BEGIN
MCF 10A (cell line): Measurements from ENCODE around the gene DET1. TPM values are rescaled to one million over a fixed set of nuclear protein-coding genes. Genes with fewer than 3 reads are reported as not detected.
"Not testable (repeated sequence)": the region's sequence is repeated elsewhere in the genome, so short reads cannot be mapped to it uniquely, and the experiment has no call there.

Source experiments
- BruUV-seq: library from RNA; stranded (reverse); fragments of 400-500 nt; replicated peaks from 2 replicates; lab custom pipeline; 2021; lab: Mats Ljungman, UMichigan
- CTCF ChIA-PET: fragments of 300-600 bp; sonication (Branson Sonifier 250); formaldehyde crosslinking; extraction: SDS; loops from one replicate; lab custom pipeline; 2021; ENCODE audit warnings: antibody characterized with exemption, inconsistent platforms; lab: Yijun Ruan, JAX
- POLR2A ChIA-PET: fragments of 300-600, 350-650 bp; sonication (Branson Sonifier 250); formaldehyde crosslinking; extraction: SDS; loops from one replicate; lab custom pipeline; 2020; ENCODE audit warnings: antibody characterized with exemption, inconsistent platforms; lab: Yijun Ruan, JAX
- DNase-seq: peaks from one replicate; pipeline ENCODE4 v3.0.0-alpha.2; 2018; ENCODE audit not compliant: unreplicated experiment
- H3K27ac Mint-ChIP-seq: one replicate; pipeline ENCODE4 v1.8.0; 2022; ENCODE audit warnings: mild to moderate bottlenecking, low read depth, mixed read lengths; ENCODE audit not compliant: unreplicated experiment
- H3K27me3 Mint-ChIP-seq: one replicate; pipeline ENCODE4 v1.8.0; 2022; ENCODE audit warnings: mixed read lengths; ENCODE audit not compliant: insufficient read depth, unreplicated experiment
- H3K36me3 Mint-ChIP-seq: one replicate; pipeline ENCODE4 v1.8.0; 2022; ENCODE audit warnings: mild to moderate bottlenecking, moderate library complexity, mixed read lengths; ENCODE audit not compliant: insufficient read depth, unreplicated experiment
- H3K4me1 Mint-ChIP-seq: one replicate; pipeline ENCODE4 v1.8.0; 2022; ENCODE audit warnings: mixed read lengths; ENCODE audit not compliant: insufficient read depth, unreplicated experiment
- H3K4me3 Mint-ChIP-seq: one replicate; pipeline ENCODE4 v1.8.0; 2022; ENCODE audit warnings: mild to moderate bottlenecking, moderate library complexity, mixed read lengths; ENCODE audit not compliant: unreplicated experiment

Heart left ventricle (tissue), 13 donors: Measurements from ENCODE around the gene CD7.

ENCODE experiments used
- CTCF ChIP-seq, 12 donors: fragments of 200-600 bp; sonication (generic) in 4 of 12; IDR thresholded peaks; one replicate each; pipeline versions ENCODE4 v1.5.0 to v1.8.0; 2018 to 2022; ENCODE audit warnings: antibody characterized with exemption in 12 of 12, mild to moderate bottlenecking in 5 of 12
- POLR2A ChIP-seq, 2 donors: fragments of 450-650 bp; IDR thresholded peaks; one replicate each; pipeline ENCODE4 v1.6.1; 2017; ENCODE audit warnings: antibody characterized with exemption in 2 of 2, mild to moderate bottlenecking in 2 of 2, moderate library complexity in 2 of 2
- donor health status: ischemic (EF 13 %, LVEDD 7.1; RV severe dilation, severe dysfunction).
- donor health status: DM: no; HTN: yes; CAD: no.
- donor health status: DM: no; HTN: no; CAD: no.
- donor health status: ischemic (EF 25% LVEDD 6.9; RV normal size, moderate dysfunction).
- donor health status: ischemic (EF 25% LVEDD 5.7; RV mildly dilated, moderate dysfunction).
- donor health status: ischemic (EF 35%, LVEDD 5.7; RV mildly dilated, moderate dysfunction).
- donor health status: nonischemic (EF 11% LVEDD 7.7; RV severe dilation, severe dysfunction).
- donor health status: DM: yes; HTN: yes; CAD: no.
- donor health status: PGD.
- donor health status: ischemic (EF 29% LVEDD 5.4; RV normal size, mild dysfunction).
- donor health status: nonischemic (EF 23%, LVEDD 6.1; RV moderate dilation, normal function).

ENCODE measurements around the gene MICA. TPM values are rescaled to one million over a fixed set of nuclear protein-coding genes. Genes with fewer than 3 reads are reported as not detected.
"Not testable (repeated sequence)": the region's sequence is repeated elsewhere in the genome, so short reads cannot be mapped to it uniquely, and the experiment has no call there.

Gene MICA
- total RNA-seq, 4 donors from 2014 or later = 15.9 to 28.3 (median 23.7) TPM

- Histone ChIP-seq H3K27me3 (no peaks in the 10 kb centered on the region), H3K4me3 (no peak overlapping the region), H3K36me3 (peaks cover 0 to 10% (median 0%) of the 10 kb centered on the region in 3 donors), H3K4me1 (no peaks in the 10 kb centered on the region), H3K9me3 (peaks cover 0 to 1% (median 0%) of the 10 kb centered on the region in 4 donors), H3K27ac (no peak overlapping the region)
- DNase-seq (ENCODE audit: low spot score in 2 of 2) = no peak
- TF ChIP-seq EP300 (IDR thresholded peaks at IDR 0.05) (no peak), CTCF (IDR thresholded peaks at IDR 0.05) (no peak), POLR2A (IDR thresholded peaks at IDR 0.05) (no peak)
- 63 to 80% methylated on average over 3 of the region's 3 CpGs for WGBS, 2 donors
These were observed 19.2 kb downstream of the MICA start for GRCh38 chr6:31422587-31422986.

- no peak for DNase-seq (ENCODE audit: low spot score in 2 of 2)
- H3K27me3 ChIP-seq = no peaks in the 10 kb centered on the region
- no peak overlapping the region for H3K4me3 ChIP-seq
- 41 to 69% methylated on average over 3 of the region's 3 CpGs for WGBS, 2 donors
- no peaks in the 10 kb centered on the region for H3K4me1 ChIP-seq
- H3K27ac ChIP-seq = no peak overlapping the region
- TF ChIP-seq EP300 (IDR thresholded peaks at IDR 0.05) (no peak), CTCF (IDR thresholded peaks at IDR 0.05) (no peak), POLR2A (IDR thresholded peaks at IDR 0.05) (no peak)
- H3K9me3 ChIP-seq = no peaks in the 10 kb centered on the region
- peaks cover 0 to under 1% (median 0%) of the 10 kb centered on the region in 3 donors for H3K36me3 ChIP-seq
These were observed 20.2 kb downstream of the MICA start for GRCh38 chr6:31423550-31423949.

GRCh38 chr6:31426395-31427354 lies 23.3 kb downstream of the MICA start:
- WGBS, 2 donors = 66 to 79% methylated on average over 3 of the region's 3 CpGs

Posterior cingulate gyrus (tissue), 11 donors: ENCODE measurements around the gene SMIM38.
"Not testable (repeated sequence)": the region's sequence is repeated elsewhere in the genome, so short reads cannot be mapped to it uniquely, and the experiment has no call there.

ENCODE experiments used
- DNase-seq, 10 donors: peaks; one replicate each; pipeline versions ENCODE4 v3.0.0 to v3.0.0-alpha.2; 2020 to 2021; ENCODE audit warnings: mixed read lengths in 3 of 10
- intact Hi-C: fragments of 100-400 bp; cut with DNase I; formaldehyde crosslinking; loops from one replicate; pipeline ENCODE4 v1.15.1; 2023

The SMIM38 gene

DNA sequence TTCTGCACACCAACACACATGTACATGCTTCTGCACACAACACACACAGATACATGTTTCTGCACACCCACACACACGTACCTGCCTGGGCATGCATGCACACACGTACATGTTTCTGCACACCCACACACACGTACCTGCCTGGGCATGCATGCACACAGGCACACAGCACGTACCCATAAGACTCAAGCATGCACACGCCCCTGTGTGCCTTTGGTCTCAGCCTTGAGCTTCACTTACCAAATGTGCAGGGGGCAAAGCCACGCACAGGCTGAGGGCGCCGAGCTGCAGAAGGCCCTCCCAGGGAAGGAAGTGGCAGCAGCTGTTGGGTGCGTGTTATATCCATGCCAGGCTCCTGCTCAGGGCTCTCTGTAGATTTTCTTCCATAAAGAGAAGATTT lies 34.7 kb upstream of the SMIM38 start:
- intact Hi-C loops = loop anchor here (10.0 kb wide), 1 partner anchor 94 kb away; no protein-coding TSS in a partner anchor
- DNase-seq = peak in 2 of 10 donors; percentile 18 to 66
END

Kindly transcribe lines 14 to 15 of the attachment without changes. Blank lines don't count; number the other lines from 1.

ENCODE experiments used
- CTCF ChIP-seq, 12 donors: fragments of 200-600 bp; sonication (generic) in 4 of 12; IDR thresholded peaks; one replicate each; pipeline versions ENCODE4 v1.5.0 to v1.8.0; 2018 to 2022; ENCODE audit warnings: antibody characterized with exemption in 12 of 12, mild to moderate bottlenecking in 5 of 12